New witness emerges in case

The name of another possible witness surfaced Thursday in the O.J. Simpson armed robbery case, and the judge said she expects prosecutors will turn evidence over to defense teams preparing for trial in September.

Lawyers for Simpson and co-defendants Charles Ehrlich and Clarence “C.J.” Stewart complained they hadn’t received copies of reports of police interviews with the previously undisclosed witness — Lowell Katz, a Las Vegas limousine driver who was introduced to Simpson on Sept. 13 by collectibles broker Thomas Riccio.

Katz was not among the 78 people on a witness list prosecutors have filed in the case. But Riccio, who arranged O.J. Simpson’s ill-fated meeting later that day with two sports memorabilia dealers in a Las Vegas hotel room, mentioned Katz in a book released Monday.

The book also includes a photo that Katz snapped of Riccio and Simpson during a Sept. 13 meeting in Simpson’s hotel room at the Palms.

“I was just there to meet with (Simpson) and take a picture,” Katz, 44, said Tuesday when asked during a brief telephone interview about the meeting. “That was the only time I ever met him.”

Katz was not present several hours later, when Simpson, Riccio and five other men confronted two sports memorabilia dealers at the Palace Station in an encounter that spawned felony charges, including kidnapping and armed robbery against Simpson, Ehrlich and Stewart.

Each of the three men has pleaded not guilty to all charges. A conviction on the most serious charge, kidnapping, carries a possible sentence of life in prison with parole. A robbery conviction would carry mandatory prison time.

Simpson maintains he was retrieving items that belonged to him and that no guns were involved. But Riccio, has immunity from prosecution, and three former co-defendants who took plea deals and testified for the prosecution, said there were guns in the room.

Katz, who once advertised a service catering to customers seeking a place for trysts with women while cruising on the Strip, also was once represented in a criminal case by Robert Lucherini, one of the defense lawyers in the Simpson case.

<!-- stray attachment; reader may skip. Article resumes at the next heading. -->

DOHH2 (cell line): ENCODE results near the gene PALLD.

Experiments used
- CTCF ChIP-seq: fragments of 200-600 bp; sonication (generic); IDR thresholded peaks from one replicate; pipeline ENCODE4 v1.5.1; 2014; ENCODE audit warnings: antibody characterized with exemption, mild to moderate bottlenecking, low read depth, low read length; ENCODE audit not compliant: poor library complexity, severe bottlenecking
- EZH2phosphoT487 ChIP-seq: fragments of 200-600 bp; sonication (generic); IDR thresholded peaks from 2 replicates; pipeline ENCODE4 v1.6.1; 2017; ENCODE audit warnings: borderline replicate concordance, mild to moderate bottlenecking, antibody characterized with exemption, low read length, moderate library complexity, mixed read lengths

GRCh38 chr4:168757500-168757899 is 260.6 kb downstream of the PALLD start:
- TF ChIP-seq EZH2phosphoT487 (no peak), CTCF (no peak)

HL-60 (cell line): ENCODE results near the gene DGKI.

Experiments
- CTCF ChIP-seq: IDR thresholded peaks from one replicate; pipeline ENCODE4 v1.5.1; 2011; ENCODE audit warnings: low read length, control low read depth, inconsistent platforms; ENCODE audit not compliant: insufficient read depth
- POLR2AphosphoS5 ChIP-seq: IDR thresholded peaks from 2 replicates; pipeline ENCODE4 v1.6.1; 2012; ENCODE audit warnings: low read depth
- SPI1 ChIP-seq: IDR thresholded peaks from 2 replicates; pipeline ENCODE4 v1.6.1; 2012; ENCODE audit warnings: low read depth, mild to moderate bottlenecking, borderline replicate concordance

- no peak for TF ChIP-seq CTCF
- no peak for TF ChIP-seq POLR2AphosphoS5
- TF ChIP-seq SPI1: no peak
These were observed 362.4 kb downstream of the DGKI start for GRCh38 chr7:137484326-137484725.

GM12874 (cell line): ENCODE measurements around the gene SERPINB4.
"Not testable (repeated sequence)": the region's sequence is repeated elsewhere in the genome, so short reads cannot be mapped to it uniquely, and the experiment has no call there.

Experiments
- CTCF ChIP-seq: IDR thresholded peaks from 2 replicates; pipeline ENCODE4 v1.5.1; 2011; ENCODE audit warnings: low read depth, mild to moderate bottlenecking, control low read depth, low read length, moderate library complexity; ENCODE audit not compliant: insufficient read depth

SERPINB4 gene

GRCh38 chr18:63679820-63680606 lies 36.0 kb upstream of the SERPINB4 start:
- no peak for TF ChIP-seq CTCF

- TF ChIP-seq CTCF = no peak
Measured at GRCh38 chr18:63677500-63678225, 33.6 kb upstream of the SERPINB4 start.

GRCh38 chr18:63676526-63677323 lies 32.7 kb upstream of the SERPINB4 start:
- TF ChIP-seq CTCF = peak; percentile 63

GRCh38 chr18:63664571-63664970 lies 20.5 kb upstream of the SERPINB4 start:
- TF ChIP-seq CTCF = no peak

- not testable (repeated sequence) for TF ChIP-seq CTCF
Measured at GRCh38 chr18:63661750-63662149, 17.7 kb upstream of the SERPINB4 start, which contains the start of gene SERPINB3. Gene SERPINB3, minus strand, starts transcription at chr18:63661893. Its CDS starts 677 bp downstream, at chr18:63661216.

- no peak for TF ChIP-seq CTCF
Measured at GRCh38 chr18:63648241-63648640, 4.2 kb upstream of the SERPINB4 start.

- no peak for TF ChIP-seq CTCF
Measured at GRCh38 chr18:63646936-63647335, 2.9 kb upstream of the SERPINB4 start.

Katz’s case stems from an arrest in January 2007. It was reduced from five felonies, including pandering and living off the earnings of a prostitute, to a single misdemeanor disorderly conduct charge, Lucherini said. Katz remembered paying a $500 fine.

Lucherini, who represents Stewart, said he no longer represents Katz. He said defense lawyers hoped to match Katz’s police statement with Riccio’s accounts and testimony.

“It will either support or suggest inconsistencies in Riccio’s story,” Lucherini said.

Katz said he didn’t have much to tell Las Vegas police detectives who interviewed him some time after a three-day preliminary hearing in November.

“They were asking me what I heard in the room that day,” Katz said Thursday.

Police became interested after Riccio, one of eight witnesses to testify at the hearing, appeared to avoid providing the name despite questioning by defense attorneys.

Lucherini and John Moran Jr., representing Ehrlich, told District Court Judge Jackie Glass they want to know more about Katz, details of what he told police and why Riccio wouldn’t say Katz’s name during the preliminary hearing.

“We don’t have anything about Mr. Katz,” Moran said.

The judge told prosecutor Chris Owens to provide relevant materials to the defense, including any police reports about Katz.

“Now we’re all on notice about this person,” she said.

Simpson’s lawyer, Yale Galanter, took part in the court hearing by conference call from Miami. Simpson, Ehrlich and Stewart were not required to attend.

Glass also set a May 22 status check in the case, saying she wanted to go over a proposed jury questionnaire both sides have been editing.

She said she intends to stick with a Sept. 8 trial date, and said she has arranged for another judge to handle her caseload while she focuses on trial, which she has said could take up to six weeks.


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